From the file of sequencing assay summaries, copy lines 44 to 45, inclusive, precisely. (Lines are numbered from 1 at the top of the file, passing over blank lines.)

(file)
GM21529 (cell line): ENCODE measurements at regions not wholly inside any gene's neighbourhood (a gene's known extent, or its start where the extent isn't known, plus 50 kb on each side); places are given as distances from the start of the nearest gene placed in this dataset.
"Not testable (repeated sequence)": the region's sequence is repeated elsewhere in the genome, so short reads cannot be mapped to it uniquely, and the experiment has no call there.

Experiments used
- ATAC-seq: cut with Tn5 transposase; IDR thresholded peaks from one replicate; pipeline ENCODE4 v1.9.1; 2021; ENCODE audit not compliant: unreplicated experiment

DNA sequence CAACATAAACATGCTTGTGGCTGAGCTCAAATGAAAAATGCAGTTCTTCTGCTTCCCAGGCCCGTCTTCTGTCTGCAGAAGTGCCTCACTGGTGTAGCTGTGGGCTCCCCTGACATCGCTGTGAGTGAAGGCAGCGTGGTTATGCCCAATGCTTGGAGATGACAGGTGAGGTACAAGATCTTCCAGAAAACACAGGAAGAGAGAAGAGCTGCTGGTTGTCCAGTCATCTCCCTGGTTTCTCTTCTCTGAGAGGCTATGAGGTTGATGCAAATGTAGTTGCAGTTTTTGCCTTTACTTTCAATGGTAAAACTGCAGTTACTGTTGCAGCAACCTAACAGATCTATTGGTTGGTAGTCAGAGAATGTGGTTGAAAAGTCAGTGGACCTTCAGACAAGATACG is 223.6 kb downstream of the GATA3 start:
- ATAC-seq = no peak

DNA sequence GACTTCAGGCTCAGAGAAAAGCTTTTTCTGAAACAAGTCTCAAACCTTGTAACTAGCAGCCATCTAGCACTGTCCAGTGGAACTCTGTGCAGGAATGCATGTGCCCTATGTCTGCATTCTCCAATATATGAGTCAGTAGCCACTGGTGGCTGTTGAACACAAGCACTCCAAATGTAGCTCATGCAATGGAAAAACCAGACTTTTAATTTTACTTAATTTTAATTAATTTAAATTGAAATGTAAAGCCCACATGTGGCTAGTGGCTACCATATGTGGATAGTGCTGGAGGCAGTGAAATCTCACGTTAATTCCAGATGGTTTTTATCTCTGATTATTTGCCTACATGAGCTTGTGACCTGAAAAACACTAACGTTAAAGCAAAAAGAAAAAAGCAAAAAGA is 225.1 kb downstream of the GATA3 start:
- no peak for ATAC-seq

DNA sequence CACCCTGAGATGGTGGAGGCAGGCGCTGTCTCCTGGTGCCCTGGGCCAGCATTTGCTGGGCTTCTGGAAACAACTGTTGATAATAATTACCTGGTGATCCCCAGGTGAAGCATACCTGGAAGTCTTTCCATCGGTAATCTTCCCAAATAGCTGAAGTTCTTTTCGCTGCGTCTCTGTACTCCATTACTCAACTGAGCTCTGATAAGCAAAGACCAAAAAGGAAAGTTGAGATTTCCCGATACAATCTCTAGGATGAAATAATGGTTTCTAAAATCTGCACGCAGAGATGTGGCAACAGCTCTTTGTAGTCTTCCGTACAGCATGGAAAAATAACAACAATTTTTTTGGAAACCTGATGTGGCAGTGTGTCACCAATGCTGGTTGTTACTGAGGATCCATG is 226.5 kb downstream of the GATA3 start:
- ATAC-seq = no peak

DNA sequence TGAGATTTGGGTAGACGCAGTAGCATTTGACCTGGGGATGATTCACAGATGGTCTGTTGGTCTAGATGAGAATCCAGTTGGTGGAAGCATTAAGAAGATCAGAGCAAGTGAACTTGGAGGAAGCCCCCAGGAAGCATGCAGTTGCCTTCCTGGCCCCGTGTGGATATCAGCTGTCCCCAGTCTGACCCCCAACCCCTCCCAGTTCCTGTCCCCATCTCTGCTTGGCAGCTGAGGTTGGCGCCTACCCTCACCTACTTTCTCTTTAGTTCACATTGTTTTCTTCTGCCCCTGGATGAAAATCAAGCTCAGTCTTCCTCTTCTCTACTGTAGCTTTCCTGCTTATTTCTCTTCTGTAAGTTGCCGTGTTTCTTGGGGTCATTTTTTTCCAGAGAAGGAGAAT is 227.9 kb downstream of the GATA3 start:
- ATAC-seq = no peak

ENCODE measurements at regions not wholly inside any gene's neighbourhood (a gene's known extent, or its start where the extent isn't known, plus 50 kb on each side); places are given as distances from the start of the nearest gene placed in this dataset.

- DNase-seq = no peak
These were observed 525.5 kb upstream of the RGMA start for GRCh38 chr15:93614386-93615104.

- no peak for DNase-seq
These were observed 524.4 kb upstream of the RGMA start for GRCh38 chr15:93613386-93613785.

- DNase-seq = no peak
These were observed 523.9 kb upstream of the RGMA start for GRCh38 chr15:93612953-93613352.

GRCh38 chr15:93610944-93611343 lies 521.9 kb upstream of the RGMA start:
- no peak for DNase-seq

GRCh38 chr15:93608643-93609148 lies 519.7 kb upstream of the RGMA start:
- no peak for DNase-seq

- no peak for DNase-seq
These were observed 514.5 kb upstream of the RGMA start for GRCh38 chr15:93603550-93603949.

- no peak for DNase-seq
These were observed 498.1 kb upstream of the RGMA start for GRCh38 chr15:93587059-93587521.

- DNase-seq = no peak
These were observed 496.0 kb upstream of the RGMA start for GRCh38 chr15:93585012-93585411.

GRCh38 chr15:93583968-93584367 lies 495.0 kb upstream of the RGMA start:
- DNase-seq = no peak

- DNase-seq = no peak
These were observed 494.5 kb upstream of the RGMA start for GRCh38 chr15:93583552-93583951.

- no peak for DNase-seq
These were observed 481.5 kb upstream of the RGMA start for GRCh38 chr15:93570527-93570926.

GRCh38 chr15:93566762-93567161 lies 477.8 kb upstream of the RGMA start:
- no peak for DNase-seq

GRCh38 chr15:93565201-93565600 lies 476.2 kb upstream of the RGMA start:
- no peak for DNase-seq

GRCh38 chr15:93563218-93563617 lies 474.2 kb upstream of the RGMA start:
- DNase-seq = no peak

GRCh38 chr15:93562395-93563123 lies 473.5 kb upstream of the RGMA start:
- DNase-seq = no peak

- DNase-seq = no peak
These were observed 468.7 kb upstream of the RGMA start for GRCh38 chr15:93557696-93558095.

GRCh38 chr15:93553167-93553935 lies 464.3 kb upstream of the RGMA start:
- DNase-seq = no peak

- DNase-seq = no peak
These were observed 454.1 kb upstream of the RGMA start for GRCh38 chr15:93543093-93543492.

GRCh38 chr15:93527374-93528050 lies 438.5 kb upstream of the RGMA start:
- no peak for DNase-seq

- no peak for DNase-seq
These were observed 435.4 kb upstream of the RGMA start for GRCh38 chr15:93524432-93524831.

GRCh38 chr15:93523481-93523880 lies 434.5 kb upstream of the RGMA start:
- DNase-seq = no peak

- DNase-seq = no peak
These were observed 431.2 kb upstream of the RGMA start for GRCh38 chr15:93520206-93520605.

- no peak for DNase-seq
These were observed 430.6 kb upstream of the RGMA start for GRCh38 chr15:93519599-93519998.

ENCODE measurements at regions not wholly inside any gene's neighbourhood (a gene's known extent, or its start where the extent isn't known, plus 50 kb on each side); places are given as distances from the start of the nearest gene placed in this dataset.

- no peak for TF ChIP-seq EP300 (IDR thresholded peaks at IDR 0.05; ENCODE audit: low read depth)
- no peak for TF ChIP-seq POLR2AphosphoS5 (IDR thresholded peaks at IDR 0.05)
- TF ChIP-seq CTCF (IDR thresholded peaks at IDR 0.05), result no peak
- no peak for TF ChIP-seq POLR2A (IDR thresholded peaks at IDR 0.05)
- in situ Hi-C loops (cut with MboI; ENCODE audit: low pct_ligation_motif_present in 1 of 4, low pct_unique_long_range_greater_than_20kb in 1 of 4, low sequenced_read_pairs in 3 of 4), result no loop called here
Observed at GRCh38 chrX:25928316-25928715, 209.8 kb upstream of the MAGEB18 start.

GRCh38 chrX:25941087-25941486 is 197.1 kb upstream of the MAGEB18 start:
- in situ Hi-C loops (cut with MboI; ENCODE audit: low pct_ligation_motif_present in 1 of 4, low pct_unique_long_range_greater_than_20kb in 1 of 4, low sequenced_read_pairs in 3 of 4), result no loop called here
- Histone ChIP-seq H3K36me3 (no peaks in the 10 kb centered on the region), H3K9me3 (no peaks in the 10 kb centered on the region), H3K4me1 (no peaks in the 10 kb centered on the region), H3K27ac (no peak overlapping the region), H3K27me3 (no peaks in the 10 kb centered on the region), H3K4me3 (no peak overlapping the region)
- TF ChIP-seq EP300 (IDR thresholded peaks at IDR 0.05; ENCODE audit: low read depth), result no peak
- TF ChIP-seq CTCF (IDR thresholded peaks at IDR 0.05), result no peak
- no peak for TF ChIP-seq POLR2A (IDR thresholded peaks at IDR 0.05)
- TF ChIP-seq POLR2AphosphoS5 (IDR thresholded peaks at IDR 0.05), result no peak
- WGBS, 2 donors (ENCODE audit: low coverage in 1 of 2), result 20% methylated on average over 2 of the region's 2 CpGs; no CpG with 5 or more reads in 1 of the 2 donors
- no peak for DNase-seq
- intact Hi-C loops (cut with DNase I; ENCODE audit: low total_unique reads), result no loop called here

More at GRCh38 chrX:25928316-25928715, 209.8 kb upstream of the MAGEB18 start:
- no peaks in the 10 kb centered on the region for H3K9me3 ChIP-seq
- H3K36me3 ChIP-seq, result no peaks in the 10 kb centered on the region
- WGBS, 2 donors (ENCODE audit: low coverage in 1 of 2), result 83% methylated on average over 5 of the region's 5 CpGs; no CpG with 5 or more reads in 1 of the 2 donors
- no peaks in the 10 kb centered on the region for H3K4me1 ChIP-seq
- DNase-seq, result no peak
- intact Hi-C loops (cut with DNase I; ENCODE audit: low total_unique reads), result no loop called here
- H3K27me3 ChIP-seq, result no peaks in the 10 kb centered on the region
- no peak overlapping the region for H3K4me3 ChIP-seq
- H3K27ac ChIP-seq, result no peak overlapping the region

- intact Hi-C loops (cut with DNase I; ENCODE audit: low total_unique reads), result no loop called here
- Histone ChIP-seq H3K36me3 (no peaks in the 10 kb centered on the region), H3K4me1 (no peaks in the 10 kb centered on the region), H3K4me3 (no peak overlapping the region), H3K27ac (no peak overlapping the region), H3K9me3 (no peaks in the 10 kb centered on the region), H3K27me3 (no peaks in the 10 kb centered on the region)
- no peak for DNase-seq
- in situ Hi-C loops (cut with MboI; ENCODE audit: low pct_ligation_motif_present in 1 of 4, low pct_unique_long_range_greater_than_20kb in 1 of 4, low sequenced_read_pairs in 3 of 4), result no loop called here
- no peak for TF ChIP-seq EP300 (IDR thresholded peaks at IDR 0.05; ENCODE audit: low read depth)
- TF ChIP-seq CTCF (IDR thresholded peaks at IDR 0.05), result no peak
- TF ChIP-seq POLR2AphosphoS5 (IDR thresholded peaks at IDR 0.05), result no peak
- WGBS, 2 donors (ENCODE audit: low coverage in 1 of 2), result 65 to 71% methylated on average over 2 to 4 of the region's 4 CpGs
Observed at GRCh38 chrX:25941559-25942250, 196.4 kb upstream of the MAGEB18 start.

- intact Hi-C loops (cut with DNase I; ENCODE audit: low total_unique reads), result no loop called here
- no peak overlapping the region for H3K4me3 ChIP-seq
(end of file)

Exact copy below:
- DNase-seq = no peak
These were observed 468.7 kb upstream of the RGMA start for GRCh38 chr15:93557696-93558095.